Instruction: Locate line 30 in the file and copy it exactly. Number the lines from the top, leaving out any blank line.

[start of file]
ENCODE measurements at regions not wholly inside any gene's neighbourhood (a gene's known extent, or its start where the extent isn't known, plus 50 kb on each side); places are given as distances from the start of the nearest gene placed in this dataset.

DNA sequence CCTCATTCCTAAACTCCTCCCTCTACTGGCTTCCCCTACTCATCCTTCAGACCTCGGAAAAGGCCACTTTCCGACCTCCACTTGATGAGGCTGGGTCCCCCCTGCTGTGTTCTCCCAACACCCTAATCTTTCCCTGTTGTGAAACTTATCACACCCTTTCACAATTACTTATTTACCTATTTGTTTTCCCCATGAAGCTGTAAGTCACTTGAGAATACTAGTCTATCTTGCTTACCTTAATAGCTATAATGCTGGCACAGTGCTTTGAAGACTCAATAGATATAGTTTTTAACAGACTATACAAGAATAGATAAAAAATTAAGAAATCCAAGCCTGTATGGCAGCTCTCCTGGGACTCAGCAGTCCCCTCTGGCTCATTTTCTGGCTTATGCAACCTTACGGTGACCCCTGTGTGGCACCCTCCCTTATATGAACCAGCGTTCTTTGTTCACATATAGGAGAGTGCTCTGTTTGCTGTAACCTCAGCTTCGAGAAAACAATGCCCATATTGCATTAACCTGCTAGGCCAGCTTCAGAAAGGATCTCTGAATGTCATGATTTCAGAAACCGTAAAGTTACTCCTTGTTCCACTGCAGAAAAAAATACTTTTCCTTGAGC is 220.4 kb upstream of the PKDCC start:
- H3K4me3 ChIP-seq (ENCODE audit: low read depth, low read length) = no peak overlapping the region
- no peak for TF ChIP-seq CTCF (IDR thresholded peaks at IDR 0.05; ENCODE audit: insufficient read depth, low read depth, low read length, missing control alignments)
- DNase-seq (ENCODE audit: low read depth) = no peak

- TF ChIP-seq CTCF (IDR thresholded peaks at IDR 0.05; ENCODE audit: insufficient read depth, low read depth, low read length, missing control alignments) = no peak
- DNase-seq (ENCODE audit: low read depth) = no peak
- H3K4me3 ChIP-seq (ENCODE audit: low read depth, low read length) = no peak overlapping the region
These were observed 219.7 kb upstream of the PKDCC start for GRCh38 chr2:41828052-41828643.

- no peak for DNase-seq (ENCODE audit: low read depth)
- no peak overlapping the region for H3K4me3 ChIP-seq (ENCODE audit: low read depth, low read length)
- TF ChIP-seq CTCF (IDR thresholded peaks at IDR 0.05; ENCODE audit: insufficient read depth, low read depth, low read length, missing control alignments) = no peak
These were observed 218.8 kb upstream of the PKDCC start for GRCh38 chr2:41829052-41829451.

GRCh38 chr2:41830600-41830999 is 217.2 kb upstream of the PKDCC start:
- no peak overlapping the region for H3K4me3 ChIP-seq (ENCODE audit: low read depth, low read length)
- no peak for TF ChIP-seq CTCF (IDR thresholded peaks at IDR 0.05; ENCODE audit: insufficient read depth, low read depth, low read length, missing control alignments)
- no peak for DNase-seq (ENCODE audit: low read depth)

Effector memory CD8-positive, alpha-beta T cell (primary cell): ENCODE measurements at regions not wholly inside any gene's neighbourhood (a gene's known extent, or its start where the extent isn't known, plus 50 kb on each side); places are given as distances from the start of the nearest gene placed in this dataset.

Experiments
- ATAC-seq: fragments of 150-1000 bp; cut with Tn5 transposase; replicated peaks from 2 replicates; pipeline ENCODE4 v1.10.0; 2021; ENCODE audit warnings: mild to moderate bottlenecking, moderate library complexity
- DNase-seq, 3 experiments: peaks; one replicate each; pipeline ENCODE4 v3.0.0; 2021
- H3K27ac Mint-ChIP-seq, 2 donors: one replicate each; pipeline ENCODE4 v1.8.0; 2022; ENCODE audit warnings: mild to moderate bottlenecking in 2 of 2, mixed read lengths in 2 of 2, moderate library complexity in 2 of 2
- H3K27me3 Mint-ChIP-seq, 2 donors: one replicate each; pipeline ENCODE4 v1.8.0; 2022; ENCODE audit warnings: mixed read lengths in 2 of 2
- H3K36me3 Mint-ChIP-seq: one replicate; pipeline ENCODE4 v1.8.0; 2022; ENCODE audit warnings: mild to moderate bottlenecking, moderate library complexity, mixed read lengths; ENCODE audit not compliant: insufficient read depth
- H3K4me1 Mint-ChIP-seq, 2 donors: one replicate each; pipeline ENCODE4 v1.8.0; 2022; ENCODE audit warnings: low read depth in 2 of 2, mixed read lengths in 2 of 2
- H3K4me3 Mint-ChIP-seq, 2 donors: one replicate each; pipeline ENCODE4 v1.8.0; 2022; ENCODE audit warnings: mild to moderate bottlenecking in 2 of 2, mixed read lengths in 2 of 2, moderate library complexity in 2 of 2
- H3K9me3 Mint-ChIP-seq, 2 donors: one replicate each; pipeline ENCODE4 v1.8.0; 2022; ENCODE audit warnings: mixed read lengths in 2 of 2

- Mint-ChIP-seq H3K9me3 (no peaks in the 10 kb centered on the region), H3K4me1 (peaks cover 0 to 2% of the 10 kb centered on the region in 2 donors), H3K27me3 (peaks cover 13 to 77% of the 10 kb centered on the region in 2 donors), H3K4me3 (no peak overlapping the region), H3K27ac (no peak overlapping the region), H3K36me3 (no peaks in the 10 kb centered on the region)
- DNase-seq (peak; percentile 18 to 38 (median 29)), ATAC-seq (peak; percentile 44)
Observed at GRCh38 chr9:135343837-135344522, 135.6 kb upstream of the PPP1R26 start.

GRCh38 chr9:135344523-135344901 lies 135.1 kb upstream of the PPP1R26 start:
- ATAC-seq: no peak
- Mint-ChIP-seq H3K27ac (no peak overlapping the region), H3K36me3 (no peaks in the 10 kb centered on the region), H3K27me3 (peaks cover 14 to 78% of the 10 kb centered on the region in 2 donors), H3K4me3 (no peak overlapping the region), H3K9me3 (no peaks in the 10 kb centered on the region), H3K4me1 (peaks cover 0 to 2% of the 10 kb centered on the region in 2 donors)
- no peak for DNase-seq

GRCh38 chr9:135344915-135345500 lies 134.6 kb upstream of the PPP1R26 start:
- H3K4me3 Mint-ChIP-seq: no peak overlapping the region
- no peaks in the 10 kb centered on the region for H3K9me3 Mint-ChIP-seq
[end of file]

Observed at GRCh38 chr9:135343837-135344522, 135.6 kb upstream of the PPP1R26 start.